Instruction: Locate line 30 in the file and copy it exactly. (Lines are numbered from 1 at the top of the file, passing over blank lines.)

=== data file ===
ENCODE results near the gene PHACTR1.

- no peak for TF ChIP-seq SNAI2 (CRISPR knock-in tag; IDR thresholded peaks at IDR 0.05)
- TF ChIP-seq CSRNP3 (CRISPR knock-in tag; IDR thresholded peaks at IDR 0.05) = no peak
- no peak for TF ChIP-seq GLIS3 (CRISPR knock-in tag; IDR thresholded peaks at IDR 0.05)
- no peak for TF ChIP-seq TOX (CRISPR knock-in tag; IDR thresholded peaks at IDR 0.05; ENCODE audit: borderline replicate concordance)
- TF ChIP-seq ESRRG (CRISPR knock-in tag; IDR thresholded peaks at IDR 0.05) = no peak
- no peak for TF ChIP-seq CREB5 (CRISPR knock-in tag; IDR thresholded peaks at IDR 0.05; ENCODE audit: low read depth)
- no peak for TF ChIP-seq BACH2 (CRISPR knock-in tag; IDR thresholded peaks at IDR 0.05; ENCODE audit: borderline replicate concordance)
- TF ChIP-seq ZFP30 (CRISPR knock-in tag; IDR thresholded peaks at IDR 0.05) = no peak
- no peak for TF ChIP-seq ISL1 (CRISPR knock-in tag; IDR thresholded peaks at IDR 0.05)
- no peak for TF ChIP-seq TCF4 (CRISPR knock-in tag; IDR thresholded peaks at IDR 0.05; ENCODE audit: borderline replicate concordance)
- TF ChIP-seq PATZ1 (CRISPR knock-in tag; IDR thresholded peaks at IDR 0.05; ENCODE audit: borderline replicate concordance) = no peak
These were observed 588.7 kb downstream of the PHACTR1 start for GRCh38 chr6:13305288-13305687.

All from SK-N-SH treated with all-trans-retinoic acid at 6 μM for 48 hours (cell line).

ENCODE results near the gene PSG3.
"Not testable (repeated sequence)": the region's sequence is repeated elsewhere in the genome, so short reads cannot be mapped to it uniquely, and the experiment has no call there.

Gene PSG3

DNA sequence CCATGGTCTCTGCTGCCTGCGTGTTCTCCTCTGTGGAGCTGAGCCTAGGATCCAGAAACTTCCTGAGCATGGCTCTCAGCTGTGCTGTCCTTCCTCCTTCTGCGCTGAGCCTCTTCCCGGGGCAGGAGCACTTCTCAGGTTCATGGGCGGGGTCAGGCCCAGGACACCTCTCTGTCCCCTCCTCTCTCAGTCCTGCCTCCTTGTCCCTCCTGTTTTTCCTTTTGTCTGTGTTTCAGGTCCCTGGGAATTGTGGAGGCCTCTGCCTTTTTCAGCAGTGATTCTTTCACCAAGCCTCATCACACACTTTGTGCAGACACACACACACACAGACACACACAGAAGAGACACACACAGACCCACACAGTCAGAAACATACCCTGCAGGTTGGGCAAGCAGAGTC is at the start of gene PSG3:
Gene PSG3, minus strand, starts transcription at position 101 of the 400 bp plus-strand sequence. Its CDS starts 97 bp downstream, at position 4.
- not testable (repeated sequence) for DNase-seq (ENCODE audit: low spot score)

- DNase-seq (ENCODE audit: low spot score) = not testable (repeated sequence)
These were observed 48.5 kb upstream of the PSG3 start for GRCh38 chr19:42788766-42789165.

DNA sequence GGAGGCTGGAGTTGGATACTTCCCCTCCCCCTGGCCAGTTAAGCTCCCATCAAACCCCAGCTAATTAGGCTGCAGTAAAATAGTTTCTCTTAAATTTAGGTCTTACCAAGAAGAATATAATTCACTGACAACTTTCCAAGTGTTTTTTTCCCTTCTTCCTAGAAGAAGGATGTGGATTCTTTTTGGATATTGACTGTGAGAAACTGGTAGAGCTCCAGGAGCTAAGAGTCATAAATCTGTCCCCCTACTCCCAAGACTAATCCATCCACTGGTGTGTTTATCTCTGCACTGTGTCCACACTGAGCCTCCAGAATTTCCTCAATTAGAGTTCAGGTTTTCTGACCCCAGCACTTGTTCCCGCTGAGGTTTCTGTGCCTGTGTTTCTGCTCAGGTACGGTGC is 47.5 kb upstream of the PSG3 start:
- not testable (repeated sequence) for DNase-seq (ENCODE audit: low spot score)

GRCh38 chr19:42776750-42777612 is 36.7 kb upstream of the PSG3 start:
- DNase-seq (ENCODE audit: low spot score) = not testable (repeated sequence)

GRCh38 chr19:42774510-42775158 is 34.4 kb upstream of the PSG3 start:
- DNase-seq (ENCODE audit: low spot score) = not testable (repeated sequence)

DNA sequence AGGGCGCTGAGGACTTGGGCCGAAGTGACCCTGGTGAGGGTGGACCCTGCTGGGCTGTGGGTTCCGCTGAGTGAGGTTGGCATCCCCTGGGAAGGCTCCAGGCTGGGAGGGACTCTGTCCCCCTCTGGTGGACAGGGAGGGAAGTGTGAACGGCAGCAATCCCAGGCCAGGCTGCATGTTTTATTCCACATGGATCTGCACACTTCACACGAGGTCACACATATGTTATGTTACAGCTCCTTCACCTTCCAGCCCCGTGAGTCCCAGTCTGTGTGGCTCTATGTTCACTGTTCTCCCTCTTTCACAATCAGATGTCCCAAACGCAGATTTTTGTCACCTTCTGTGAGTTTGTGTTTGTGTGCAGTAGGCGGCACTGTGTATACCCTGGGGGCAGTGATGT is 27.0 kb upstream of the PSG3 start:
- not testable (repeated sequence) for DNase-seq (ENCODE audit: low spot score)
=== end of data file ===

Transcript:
- not testable (repeated sequence) for DNase-seq (ENCODE audit: low spot score)